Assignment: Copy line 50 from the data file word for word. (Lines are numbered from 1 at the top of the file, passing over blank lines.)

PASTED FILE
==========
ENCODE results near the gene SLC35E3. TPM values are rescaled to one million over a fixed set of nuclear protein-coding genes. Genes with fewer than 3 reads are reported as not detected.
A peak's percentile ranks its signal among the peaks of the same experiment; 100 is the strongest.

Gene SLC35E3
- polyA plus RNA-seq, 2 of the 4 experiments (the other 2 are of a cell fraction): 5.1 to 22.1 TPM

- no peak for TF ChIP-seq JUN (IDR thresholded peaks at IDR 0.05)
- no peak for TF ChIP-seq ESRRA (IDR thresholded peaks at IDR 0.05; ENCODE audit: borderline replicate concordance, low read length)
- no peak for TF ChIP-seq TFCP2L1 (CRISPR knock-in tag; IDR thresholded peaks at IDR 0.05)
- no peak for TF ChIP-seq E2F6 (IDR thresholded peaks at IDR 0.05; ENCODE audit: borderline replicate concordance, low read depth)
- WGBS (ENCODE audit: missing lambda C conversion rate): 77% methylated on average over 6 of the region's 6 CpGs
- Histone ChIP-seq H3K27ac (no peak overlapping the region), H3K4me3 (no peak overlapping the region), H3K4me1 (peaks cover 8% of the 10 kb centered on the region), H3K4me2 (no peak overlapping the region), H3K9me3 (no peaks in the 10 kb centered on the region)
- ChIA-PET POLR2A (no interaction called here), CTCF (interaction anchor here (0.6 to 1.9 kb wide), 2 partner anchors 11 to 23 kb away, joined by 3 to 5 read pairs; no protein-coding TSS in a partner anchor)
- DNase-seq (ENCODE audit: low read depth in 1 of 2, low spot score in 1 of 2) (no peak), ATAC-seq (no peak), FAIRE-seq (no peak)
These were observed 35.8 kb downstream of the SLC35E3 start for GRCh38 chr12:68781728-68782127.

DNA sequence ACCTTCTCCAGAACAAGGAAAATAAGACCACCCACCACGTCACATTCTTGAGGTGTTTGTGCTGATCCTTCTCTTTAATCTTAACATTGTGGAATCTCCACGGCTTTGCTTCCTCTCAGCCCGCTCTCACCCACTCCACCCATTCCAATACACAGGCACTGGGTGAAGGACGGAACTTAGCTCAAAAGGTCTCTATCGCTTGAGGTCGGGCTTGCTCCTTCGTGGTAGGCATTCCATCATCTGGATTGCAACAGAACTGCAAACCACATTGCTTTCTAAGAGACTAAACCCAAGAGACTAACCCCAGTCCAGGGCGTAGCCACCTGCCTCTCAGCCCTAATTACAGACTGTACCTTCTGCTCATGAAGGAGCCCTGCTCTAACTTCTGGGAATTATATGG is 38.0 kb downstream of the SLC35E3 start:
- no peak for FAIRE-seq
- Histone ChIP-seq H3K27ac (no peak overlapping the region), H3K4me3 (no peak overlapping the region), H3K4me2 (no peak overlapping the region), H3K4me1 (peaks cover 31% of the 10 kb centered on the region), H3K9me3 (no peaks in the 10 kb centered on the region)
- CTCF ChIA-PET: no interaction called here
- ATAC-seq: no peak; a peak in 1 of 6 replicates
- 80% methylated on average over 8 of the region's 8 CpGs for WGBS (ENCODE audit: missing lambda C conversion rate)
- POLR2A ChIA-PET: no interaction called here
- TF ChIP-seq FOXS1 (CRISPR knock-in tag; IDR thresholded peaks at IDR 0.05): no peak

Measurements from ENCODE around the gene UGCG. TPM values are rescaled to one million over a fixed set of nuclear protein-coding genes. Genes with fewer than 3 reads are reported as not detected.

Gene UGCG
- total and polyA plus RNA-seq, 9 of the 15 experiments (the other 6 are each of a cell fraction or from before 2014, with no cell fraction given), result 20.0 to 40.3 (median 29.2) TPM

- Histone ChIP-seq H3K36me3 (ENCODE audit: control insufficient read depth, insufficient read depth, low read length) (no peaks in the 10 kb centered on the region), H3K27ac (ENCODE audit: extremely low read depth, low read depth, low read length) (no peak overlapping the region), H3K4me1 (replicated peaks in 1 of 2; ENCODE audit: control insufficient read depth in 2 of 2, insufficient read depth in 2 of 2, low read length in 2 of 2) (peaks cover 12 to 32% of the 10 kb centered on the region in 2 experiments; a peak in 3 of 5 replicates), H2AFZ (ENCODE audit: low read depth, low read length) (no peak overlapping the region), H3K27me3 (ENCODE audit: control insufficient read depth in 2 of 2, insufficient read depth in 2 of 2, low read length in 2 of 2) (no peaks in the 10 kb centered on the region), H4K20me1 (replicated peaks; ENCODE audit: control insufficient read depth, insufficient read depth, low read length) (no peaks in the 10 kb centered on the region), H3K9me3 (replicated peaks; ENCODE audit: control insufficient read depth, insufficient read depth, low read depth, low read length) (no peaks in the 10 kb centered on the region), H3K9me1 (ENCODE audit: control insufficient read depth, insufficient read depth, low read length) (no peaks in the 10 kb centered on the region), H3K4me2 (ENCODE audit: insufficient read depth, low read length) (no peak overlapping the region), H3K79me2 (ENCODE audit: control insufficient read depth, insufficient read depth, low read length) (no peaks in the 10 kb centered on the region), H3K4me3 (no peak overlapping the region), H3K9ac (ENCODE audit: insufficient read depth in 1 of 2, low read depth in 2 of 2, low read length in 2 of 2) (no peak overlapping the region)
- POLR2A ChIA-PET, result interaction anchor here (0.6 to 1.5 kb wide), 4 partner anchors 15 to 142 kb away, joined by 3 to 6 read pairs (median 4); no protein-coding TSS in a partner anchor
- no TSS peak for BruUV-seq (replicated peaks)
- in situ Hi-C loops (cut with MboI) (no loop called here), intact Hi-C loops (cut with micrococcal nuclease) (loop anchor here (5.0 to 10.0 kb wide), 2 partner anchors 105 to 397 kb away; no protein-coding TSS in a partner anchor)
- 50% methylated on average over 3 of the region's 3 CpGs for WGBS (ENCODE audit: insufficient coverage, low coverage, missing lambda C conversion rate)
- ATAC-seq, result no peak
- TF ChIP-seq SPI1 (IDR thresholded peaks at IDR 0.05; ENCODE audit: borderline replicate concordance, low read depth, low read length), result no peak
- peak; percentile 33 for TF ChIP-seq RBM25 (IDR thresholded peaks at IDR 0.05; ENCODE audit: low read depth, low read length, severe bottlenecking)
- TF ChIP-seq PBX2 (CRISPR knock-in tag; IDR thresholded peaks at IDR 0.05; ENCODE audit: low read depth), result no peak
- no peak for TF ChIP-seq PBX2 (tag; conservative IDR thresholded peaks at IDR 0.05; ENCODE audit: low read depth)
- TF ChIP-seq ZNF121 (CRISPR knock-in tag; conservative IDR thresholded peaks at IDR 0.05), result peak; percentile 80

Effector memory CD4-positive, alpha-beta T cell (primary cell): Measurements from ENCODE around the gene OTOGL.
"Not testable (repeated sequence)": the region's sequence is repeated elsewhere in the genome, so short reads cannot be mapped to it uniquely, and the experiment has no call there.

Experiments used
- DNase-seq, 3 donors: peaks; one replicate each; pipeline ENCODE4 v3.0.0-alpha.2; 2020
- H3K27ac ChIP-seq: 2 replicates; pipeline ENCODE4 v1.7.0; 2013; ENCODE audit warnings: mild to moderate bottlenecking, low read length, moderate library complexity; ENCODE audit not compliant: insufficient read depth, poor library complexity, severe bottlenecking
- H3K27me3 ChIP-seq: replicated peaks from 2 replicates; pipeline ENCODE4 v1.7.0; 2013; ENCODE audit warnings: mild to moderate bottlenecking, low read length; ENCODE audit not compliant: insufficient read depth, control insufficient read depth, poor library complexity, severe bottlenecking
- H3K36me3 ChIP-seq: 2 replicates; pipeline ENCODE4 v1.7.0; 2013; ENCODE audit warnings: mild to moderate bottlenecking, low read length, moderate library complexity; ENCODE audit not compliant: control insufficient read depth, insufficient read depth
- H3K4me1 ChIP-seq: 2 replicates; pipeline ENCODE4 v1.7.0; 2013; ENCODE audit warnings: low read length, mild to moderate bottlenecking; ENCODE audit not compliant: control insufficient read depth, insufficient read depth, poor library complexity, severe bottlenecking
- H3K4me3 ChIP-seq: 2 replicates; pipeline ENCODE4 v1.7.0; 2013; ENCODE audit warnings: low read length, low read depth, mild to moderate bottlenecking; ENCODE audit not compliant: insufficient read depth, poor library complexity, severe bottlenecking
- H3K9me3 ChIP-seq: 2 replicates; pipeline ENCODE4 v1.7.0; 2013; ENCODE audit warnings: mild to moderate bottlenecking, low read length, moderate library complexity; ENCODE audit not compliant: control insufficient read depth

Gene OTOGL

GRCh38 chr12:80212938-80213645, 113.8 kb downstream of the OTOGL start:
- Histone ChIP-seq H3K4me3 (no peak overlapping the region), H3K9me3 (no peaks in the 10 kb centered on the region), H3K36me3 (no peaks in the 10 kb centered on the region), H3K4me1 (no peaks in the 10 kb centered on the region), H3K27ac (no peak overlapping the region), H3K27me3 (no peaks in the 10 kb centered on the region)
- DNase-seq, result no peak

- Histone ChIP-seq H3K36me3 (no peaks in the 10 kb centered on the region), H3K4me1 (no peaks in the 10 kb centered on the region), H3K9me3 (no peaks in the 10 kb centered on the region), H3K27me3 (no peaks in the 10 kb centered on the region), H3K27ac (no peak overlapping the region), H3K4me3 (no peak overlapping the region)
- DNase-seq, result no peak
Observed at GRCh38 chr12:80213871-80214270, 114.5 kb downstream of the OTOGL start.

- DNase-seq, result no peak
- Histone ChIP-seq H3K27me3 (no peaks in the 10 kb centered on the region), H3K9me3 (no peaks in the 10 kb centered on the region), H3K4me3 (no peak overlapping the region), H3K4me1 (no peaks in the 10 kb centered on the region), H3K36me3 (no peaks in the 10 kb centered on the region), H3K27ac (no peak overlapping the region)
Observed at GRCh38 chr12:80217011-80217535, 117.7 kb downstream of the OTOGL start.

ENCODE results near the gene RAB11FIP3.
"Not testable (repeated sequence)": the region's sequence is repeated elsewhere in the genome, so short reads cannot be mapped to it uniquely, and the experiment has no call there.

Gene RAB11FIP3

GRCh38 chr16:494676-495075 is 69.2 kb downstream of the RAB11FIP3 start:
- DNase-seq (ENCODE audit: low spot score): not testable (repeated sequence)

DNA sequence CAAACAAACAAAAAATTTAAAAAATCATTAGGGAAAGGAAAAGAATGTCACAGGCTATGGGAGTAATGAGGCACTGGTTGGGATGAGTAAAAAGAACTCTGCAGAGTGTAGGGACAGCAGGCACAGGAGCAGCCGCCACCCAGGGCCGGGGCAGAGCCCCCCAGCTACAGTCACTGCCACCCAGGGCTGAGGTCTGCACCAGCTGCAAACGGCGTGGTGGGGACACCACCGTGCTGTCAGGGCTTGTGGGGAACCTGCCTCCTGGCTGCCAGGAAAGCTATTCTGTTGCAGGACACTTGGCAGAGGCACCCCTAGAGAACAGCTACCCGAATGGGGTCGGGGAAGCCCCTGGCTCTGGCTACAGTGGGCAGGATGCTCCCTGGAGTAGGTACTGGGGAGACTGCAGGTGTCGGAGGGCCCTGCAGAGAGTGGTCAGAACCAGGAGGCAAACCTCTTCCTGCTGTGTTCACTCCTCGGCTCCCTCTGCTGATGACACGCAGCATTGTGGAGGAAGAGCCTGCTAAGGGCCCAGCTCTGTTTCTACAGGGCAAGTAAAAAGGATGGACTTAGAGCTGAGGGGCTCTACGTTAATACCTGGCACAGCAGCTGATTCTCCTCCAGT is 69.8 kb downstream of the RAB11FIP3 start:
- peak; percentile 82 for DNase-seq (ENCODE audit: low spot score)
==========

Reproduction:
- Histone ChIP-seq H3K36me3 (no peaks in the 10 kb centered on the region), H3K4me1 (no peaks in the 10 kb centered on the region), H3K9me3 (no peaks in the 10 kb centered on the region), H3K27me3 (no peaks in the 10 kb centered on the region), H3K27ac (no peak overlapping the region), H3K4me3 (no peak overlapping the region)